Laudato Si': Hearing the cry of the world in the Anthropocene

By Lieve Orye

Last Thursday we had the pleasure at the faculty of Theology and Religious Studies at KULeuven to welcome and listen to a public lecture by theologian and biologist Celia Deane-Drummond: 'Laudato Si’ and Pope Francis as prophet and priest in the Anthropocene'. Her lecture was part of a two day interdisciplinary expert seminar on ‘Laudato Si' and progress’, organized by the Centre for Catholic Social Thought in collaboration with CAFOD, Catholic Agency for Overseas Development.

Channeling a cry, Speaking into the heart of the Anthropocene

Photo by  Christus Rex .

Photo by Christus Rex.

Laudato Si’ is receiving much attention. Its audacity, philosopher Bruno Latour writes, “is equaled only by the multiple efforts to deaden as much as possible its message and effects”(251). He sees two major innovations behind this audacity, the link between the ecological and injustice and the recognition that the earth itself can act and suffer. Both these innovations, he notes, are associated with the strange word cry: to hear the cry of the earth and the cry of the poor, writes Pope Francis, a true ecological approach must always be a social one, integrating questions of justice in debates about the environment (§49). A cry, Latour notes, is not a message, a doctrine, a slogan, a piece of advice or a fact but rather something like a signal, a rumor, a stirring or an alarm. Something that makes you sit up, turn your head and listen.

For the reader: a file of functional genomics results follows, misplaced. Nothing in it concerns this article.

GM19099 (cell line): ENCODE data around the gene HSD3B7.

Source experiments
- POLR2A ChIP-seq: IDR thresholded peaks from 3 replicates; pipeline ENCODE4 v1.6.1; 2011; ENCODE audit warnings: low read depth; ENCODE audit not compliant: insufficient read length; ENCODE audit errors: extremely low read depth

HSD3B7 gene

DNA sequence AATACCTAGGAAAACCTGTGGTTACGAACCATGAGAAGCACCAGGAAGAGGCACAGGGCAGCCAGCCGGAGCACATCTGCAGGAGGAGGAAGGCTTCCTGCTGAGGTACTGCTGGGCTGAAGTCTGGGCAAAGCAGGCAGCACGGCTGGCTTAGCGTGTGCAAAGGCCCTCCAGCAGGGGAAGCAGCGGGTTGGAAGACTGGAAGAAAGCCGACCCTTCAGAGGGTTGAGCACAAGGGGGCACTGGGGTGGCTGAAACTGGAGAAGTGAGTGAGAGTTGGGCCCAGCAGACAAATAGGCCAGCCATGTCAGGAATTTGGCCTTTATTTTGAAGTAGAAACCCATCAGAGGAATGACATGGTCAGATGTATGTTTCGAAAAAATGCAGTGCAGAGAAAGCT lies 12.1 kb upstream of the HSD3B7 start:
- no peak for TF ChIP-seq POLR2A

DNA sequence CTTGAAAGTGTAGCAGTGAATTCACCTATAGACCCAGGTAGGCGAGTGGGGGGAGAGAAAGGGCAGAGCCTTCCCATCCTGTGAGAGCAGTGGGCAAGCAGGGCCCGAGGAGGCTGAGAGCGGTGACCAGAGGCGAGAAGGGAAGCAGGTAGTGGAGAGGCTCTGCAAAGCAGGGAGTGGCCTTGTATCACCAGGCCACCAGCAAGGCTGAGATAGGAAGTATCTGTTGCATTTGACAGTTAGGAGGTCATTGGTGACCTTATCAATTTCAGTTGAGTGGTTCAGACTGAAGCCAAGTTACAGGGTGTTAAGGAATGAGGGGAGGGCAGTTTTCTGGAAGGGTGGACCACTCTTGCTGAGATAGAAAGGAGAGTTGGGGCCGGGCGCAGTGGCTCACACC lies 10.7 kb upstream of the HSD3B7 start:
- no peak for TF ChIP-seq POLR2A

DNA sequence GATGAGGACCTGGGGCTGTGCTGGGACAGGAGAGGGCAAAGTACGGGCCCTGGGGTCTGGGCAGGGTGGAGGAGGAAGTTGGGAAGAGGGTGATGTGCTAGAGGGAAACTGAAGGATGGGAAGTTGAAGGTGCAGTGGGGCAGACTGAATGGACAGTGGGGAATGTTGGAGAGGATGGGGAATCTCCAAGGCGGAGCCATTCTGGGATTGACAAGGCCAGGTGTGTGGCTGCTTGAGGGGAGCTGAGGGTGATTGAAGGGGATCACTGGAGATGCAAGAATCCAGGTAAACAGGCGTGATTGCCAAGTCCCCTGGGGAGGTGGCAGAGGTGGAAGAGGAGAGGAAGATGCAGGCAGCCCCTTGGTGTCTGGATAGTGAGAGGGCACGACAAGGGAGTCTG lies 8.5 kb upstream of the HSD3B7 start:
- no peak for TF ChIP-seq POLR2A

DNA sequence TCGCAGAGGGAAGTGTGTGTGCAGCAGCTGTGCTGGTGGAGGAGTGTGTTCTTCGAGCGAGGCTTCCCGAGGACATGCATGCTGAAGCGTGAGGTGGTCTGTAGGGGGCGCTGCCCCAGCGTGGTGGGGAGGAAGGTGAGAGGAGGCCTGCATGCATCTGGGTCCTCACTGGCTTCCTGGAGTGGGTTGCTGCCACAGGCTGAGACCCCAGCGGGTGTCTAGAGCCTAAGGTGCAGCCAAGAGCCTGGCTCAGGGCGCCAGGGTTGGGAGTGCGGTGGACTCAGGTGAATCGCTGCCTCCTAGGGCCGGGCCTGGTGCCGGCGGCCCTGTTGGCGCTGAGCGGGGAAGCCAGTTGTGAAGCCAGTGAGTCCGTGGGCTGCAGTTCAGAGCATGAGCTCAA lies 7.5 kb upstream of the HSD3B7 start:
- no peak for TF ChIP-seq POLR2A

Deane-Drummond recognizes this deep cry of the earth in Laudato Si’  as a cry in the epoch of the Anthropocene, our current geological age, characterized as a period in which human activity emerges as the dominant influence on climate and the environment. Unlike scientists who see the human impact on climate and environment as a problem that can be fixed by means of a technological solution, Pope Francis speaks from a different imaginary that gives science its proper place but invites a cultural revolution, a shift in lifestyle. He has, Deane-Drummond noted, given us a sketch of a different and open social imaginary, one that resists an imaginary in terms of human dominance through a call to inner transformation and the nurturing of ecological virtues.

Listening to birds in the Anthropocene

Though Pope Francis does not use the term, hearing the deep cry of the heart in Laudato Si’ as a cry in the Anthropocene is illuminating. Though scientists still discuss the particulars of the Anthropocene, it is already more than just scientific fact. As anthropologists have started showing, it is what people hear and sense and worry about, for instance in their listening to the birds.

Creative Commons by Deanne Fortnam.

Creative Commons by Deanne Fortnam.

Saint Francis of Assisi spoke, preached to the birds. It is said that he preached to a flock of almost a hundred sparrows, which only left when he said they could. They were as much a part of his brotherhood as the pope. But if, as Andrew Whitehouse suggests, the Anthropocene started with the industrial revolution, ushering in the epoch of anthrophony in which human sounds and human-made sounds of industry, machinery, electronic amplification and so on started drowning out the biophony and geophony in many parts of the world, Francis’ speaking to the birds was clearly still an anthrophony of the pre-Anthropocene kind. We can understand his speaking, in other words, as characterized by an attentiveness that made resonance possible. It integrated more closely with the sounds and attentiveness of other beings rather than disrupting or dominating these (57).

In his article ‘Listening to Birds in the Anthropocene: The Anxious Semiotics of Sound in a Human-Dominated World’ Whitehouse’s informants do not so much speak, nor preach to the birds. They do listen attentively and respond in resonance. But unlike Saint Francis they listen in the Anthropocene and, in the silence they hear more and more, the cry of the earth resounds. Whitehouse points out that the concept of the Anthropocene simultaneously draws humans and non-humans together and separates them out: